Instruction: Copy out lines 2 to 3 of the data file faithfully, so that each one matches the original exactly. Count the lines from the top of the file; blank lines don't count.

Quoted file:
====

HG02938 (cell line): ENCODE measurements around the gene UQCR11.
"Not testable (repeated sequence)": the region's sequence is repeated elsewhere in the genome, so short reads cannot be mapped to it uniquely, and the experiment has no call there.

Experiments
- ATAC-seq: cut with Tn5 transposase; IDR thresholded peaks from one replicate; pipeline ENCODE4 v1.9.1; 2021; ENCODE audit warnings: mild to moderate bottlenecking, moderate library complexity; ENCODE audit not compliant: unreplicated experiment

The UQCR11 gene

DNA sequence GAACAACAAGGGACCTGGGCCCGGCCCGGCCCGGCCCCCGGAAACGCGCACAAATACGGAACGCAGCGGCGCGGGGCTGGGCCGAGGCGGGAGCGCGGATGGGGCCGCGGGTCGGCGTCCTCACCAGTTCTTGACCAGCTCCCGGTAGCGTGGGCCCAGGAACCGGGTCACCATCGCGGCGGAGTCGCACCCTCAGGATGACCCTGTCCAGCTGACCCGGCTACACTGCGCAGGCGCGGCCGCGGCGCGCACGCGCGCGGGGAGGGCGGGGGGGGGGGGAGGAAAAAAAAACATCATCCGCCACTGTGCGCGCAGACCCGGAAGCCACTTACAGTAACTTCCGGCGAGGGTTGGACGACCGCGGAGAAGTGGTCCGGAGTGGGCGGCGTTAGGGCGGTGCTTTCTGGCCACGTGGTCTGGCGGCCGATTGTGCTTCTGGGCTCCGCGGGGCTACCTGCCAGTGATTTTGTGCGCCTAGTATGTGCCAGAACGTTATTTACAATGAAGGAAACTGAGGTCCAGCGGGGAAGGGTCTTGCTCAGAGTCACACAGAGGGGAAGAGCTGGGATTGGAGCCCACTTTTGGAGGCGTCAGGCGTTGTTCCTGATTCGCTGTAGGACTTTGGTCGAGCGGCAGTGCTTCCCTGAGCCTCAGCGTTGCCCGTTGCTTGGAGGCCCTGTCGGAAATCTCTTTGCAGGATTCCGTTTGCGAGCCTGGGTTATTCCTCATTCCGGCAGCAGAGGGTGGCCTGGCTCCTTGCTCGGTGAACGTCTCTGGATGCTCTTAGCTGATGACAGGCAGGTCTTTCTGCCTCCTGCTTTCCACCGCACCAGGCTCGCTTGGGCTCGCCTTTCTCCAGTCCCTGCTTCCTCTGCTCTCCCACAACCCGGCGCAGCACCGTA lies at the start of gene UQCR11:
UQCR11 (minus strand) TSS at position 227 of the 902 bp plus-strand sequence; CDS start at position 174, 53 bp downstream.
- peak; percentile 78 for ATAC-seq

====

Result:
"Not testable (repeated sequence)": the region's sequence is repeated elsewhere in the genome, so short reads cannot be mapped to it uniquely, and the experiment has no call there.

Experiments